Percutaneous transluminal coronary angioplasty for unstable angina.

Coronary angioplasty is an effective treatment for patients with angina at rest, either refractory or initially stabilized but returning despite pharmacologic treatment, and with early postinfarction angina. The procedure has a high initial success rate, but there is an increased risk of major complications resulting from a higher incidence of acute closure, which may be related to preexisting thrombus. Resolution of this problem may be achieved by the use of more potent antiplatelet treatment, pretreatment with thrombolytic agents, or treatment that can be applied locally (e.g., laser energy, atherectomy) at the site of the unstable plaque. Results in this study have been obtained from selected groups of patients: those with predominantly single-vessel disease and well-preserved left ventricular function. It remains to be determined whether the same benefits can be achieved in patients with multivessel disease or in those who have severely reduced left ventricular function.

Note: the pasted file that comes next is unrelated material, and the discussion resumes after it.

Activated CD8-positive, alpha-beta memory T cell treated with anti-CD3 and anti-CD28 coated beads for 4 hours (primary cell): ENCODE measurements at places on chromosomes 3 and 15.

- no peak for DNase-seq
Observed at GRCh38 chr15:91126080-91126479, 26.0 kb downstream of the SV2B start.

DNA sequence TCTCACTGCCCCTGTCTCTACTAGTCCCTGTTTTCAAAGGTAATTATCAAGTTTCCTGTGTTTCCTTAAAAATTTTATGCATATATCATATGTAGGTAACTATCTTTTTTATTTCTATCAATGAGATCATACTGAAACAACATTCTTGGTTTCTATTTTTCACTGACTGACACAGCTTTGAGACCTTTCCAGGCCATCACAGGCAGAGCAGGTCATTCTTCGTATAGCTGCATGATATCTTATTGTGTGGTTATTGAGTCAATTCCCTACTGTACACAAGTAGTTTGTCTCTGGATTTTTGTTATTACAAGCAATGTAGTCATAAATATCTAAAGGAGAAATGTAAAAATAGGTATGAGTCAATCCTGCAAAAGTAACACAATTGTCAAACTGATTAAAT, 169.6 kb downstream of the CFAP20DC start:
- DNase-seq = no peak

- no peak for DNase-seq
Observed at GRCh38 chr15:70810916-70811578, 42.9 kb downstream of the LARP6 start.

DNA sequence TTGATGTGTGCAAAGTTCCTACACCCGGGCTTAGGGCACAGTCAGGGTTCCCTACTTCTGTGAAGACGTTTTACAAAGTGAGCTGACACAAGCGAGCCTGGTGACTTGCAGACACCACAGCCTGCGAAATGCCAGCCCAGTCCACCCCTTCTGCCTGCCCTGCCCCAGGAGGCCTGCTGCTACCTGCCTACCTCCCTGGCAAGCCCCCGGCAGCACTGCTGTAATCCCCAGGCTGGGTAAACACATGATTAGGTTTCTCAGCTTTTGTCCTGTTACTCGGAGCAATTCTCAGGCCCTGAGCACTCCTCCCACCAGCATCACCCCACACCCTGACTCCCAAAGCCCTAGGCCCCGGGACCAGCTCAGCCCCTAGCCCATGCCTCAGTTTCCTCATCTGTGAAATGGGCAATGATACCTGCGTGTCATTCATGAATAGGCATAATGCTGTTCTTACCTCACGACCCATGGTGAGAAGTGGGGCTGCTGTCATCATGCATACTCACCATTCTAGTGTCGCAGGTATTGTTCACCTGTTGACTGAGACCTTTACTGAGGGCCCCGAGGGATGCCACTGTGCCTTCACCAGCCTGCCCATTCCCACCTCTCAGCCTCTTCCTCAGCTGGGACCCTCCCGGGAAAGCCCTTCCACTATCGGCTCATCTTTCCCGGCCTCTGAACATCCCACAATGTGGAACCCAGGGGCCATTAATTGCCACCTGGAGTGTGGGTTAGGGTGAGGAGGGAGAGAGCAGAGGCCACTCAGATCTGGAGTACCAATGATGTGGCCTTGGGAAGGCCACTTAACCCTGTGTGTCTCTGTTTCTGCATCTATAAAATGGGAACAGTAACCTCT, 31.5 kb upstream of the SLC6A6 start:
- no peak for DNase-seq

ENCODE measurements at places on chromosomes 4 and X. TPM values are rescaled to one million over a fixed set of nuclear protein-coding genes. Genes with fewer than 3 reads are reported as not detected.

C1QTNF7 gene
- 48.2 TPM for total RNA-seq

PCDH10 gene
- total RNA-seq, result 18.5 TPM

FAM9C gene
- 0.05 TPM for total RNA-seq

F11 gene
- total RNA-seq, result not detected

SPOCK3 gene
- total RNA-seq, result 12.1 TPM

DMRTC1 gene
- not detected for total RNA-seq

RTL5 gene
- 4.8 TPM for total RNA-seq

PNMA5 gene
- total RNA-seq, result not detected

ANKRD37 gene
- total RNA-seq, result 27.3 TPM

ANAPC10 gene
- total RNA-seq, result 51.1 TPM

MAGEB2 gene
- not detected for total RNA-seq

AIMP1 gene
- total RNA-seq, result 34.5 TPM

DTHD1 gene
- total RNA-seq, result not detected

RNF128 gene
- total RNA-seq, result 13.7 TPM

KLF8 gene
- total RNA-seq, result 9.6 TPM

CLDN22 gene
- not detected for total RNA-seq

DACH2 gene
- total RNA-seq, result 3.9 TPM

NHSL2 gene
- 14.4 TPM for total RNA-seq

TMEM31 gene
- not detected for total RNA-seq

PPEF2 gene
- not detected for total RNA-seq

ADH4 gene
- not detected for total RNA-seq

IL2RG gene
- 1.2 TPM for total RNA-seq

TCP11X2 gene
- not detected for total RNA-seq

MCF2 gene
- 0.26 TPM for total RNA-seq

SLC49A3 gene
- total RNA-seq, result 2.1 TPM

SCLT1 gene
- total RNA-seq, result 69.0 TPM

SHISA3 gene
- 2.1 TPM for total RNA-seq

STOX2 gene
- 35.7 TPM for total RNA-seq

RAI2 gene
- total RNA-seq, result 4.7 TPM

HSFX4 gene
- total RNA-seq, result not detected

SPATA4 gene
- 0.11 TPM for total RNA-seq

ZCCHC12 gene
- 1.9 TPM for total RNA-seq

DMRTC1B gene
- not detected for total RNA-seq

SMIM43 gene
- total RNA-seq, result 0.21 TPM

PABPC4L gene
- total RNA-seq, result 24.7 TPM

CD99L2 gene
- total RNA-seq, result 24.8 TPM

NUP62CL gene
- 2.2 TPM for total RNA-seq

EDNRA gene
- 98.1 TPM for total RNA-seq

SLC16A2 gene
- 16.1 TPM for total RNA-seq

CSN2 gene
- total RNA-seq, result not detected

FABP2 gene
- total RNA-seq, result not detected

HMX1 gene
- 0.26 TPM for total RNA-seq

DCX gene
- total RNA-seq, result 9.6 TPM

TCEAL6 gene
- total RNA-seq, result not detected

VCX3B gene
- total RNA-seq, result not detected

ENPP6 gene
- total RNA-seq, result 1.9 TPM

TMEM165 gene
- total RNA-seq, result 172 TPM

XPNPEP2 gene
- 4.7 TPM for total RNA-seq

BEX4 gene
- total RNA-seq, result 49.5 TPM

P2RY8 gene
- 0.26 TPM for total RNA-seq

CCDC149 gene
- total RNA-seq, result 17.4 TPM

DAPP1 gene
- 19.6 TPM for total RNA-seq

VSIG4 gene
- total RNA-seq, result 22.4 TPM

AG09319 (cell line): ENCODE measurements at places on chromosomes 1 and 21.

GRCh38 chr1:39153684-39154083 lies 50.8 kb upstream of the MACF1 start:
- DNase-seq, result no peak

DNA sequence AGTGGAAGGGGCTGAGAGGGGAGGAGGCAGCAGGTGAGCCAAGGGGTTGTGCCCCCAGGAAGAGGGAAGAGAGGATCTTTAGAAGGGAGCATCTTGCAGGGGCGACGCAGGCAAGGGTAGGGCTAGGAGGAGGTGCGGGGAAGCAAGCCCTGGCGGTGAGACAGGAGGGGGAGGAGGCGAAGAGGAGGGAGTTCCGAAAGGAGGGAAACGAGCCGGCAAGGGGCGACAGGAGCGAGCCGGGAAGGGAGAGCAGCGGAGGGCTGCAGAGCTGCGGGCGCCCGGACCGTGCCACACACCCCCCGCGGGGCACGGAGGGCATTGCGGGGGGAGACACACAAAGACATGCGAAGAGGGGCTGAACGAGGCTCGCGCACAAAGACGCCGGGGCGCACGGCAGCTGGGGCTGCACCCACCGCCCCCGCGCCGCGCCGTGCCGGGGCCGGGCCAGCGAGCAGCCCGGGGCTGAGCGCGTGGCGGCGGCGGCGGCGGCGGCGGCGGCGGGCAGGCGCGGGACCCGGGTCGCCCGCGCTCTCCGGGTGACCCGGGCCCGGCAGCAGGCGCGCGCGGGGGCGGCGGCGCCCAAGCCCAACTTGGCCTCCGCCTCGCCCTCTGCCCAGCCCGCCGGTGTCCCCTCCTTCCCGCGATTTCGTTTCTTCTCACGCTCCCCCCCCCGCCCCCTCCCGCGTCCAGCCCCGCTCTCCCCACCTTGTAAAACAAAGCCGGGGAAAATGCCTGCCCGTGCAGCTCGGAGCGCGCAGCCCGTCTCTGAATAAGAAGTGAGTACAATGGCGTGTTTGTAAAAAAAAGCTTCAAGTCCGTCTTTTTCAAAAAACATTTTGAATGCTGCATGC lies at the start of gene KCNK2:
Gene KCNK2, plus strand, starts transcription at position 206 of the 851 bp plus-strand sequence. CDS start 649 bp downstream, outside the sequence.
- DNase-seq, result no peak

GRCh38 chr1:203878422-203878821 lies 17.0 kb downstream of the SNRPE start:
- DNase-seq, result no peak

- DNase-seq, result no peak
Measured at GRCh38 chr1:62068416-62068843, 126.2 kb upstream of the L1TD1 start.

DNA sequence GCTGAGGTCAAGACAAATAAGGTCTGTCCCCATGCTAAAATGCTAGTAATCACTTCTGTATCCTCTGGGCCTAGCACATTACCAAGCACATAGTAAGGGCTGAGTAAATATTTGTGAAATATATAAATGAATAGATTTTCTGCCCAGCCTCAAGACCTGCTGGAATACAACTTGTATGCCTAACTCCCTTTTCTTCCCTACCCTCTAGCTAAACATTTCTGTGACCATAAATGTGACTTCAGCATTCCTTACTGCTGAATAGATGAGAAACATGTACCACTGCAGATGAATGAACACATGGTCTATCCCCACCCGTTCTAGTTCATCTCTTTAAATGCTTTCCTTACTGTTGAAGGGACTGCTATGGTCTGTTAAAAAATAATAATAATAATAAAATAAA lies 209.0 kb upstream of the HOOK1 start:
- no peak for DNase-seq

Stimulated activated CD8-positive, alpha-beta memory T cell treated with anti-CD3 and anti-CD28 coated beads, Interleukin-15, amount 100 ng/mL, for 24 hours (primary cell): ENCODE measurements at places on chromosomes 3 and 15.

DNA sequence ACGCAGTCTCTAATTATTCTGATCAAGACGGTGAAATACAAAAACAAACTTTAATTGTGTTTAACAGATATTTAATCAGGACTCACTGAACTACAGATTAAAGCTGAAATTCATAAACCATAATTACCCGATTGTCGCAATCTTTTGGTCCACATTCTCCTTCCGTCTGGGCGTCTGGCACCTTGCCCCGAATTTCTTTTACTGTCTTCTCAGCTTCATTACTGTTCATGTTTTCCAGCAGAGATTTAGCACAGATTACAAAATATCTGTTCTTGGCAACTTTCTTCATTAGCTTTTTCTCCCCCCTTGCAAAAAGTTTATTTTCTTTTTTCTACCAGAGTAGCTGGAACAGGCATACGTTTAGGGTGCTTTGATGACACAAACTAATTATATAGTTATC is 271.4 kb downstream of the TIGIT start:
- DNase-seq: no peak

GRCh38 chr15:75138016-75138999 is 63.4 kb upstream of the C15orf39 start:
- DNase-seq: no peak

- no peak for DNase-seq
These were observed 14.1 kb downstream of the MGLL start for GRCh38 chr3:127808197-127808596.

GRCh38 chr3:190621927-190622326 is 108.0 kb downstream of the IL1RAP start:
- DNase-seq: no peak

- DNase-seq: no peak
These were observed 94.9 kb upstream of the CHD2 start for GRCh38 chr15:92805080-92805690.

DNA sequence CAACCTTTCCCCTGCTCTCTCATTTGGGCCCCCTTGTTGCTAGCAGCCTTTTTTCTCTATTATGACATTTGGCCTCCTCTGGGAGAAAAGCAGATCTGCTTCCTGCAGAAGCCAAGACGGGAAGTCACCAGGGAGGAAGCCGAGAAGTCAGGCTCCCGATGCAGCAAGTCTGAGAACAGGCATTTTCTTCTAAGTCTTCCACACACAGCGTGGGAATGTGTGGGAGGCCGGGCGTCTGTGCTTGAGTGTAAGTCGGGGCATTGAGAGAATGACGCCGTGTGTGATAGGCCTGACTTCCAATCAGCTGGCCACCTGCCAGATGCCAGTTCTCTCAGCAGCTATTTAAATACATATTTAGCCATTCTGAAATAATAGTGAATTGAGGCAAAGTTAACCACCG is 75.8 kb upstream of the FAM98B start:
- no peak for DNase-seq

AuthorsP J de Feyter, P W Serruys, M vd Brand, P G Hugenholtz
JournalThe American journal of cardiology (Am J Cardiol) Vol. 68 Issue 7 Pg. 125B-135B (Sep 3 1991) ISSN: 0002-9149 [Print] UNITED STATES
PMID1892060 (Publication Type: Journal Article, Review)
Chemical References
  • Fibrinolytic Agents
  • Angina, Unstable (physiopathology, therapy)
  • Angioplasty, Balloon, Coronary
  • Combined Modality Therapy
  • Fibrinolytic Agents (therapeutic use)
  • Humans
  • Thrombolytic Therapy

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